Leaving Australia

Leaving Melbourne, in the end, was remarkably easy. You just get on the plane and don’t think about the fact you don’t know when you will return to live there.
You turn your headphones up so you only exist in your own headspace, and lean your head on the window molding as it’s the first time in 2 weeks that you can sit down for 3 straight hours without needing to organise anything.
You fly over dusty red soils and scrabbly stick trees, the varying blues of the Tasman and then over the yellow tinged green hills of the Auckland coast and you know that you are home.

The weeks leading up to this point however were not so calm and straight-forward. I was just existing on auto-pilot, my days narrowed down to a set of check box items I could schedule, action and tick off. People were asking whether I was nervous or excited about going, but I was just swinging from ne task to another like a series of monkey bars, hoping I didn’t over-balance, or fall down the gap. There was no space in my head for anything that wasnt essential, so no, I wasn’t nervous, I wasn’t thinking about that, I was focussed.

I ended up hiring a removalist which consisted of 2 Japanese guys and a truck to help me move my house into a storage unit the size of half a one car garage. Imagine trying to pack everything into boxes, and then onto a truck and then into a storage unit with helpers that whilst were lovely, did not speak a lot of English, and did not listen to you when you said the heavy stuff needed to go in first.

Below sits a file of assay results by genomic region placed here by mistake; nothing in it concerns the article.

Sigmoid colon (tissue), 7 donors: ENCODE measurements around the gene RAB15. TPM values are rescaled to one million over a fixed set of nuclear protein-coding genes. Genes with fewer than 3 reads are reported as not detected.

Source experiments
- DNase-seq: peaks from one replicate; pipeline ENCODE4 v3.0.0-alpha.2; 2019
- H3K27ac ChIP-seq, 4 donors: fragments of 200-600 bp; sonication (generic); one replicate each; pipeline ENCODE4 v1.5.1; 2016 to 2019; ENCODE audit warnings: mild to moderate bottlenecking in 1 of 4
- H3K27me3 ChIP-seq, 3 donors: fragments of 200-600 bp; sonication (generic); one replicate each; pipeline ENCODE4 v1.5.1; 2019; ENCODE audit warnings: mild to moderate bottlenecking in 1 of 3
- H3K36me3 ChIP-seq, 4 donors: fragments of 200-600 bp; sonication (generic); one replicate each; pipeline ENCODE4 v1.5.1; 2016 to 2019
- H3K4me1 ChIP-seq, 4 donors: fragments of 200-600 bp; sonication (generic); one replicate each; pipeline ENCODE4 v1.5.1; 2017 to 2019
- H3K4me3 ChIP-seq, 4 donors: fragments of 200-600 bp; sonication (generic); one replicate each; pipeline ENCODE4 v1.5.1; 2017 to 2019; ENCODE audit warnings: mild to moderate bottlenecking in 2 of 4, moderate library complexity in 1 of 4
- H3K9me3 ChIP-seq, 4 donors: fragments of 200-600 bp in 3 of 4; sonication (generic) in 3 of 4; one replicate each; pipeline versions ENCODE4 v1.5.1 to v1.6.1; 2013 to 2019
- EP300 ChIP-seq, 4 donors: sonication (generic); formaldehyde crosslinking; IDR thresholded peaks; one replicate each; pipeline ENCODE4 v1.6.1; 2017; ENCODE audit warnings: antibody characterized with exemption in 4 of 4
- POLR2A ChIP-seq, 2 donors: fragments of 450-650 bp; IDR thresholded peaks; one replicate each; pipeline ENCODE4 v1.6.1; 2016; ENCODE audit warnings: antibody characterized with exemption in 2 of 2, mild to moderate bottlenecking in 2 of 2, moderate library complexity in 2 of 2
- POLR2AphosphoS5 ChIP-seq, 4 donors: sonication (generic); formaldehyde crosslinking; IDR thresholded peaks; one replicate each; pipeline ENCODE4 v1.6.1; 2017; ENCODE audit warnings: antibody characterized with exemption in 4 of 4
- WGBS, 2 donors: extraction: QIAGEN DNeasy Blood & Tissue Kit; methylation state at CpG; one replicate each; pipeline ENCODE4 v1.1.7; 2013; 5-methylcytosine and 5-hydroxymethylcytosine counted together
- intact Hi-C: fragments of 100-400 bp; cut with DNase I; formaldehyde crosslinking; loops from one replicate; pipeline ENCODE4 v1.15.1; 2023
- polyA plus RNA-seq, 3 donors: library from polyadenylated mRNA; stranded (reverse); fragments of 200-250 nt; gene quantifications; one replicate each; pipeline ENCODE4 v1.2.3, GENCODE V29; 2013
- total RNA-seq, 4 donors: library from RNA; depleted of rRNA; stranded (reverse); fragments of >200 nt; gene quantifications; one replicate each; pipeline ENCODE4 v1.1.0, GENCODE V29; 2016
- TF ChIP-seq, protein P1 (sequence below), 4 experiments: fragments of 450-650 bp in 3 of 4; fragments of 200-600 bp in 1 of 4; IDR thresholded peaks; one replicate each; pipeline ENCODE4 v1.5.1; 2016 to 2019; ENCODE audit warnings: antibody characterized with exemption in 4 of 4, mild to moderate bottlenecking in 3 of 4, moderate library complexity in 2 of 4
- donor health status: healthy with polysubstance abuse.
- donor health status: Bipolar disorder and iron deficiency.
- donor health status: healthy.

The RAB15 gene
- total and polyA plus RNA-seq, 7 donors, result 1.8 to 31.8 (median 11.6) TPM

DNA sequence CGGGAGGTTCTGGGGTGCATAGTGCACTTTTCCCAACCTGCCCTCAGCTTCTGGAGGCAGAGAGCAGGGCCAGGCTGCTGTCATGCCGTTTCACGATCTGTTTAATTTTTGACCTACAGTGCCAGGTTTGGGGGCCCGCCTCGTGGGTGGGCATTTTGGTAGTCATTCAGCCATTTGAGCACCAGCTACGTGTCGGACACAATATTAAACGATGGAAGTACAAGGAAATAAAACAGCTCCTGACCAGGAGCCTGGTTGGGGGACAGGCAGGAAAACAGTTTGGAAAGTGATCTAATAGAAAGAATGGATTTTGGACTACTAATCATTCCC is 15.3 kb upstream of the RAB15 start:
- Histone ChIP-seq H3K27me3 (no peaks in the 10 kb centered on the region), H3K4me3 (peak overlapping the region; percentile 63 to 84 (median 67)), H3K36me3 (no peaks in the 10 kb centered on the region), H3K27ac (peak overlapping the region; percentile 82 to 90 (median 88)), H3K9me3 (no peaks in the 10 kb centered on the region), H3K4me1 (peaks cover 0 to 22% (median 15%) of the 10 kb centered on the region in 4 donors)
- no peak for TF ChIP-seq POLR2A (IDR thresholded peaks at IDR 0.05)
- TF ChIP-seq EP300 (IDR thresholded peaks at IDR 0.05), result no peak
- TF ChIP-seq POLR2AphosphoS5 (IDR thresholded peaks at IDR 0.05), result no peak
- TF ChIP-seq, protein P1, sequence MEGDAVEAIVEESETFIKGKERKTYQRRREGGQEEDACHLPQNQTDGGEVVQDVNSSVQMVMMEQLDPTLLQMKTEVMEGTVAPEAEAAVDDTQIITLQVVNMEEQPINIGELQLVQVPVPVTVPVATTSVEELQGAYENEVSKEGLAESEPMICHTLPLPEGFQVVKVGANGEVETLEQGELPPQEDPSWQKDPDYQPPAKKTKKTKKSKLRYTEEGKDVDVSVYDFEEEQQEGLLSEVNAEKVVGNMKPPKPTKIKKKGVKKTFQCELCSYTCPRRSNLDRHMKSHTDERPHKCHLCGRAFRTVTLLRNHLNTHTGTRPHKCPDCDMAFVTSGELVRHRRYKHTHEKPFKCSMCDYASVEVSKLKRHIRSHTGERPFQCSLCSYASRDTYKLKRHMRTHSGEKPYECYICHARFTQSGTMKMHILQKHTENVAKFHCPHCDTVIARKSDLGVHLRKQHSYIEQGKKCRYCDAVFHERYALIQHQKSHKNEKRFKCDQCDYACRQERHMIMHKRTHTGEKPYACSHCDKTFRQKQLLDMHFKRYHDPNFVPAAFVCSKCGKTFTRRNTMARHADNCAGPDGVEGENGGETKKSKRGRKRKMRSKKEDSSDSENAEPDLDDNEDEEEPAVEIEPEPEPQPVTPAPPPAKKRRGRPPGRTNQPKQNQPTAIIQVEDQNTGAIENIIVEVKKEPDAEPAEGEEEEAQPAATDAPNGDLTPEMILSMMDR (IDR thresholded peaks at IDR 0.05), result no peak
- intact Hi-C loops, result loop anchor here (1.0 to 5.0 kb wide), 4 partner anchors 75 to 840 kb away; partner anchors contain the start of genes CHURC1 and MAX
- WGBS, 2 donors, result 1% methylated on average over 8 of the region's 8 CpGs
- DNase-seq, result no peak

I did think in the beginning that I was onto a winner as surely Japanese people would have experience fitting entire houses into small spaces, but no, their Tetris skills failed me, especially considering they had no concept of “right side up” arrows, or boxes marked FRAGILE. I was starting to chant “you get what you pay for” to the tune of “you get what you need” as a mantra in my head as I watched them attempt to stack a box of books onto another box marked My Precious.

It was 38C and I had spent my day packing stuff into boxes, then a truck and then a storage unit; driving home for agent inspections, final house cleaning, another storage run and then finally heading to my aunt’s place across the other side of the city jockeying with peaktime traffic.

I have now been in NZ a week, in Wellington 3 days. Just in the time I have been here, I have been suprised how easy it has been, and how much I can slot back in. I understand the way people think, I know the way the hills are folded, the colour of the grass, the trees finally make sense. I have been walking around Wellingotn almost teary at times as I see something else that resonates on a level I can’t articulate. It’s been 17 years since I lived in New Zealand, but I am finding that New Zealand has been something that always resided in my blood.

3 thoughts on “Leaving Australia

  1. Welcome back. Melbourne’s a great city, probably my first choice if I had to live in Oz, but Wellington is the kind of city that can get under your skin, chilly wind and all.

  2. wow, i remember that feeling so well! i left 5 months ago and i remember being a bit restless on the plane feeling like I should be doing something! and now that I’m here (in southern spain) it’s strange thinking about my 9-5 life compared to my strange disorganised life here. but it’s so worth the change for a year or two 🙂 good luck in Oaxaca I’ve heard it’s beautiful!

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